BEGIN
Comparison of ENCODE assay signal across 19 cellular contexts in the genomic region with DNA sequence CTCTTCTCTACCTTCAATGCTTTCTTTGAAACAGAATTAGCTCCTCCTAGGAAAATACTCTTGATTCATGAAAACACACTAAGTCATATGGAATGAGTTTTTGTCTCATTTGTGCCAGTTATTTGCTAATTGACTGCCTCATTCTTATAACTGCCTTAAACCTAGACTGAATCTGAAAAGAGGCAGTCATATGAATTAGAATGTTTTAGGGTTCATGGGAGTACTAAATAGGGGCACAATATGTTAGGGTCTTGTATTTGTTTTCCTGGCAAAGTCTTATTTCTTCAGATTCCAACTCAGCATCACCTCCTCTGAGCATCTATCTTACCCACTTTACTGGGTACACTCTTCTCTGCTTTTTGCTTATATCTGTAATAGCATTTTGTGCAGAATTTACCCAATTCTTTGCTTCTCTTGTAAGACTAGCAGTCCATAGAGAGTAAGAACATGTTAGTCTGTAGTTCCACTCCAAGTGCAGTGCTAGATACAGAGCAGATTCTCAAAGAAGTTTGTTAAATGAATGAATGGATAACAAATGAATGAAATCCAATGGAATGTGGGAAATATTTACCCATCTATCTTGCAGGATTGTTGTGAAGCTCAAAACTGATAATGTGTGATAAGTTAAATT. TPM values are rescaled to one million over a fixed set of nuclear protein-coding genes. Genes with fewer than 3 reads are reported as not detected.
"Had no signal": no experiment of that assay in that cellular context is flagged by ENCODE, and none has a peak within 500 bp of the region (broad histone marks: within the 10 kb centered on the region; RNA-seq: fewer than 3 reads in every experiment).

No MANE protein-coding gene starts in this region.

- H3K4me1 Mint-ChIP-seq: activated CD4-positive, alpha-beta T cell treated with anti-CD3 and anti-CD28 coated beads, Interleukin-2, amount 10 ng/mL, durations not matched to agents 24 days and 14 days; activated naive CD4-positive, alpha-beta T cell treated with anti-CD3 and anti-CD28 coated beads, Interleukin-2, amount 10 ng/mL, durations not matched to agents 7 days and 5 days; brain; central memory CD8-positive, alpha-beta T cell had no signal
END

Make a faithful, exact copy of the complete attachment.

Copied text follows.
Comparison of ENCODE assay signal across 19 cellular contexts in the genomic region with DNA sequence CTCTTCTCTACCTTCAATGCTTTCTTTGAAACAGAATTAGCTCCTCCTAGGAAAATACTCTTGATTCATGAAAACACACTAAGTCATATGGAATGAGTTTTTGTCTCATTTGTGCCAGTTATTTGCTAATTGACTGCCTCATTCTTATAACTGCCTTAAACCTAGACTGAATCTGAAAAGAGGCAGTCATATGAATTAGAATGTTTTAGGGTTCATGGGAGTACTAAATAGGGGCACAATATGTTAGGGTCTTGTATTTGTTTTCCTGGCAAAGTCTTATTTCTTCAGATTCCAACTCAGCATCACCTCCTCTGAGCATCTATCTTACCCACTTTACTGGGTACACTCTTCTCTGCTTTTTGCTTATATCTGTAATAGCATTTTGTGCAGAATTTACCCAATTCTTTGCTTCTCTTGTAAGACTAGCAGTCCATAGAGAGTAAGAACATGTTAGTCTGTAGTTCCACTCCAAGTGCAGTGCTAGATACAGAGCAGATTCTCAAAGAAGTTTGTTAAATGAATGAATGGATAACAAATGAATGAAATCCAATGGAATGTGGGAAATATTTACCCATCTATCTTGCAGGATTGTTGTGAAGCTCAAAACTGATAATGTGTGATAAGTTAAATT. TPM values are rescaled to one million over a fixed set of nuclear protein-coding genes. Genes with fewer than 3 reads are reported as not detected.
"Had no signal": no experiment of that assay in that cellular context is flagged by ENCODE, and none has a peak within 500 bp of the region (broad histone marks: within the 10 kb centered on the region; RNA-seq: fewer than 3 reads in every experiment).

No MANE protein-coding gene starts in this region.

- H3K4me1 Mint-ChIP-seq: activated CD4-positive, alpha-beta T cell treated with anti-CD3 and anti-CD28 coated beads, Interleukin-2, amount 10 ng/mL, durations not matched to agents 24 days and 14 days; activated naive CD4-positive, alpha-beta T cell treated with anti-CD3 and anti-CD28 coated beads, Interleukin-2, amount 10 ng/mL, durations not matched to agents 7 days and 5 days; brain; central memory CD8-positive, alpha-beta T cell had no signal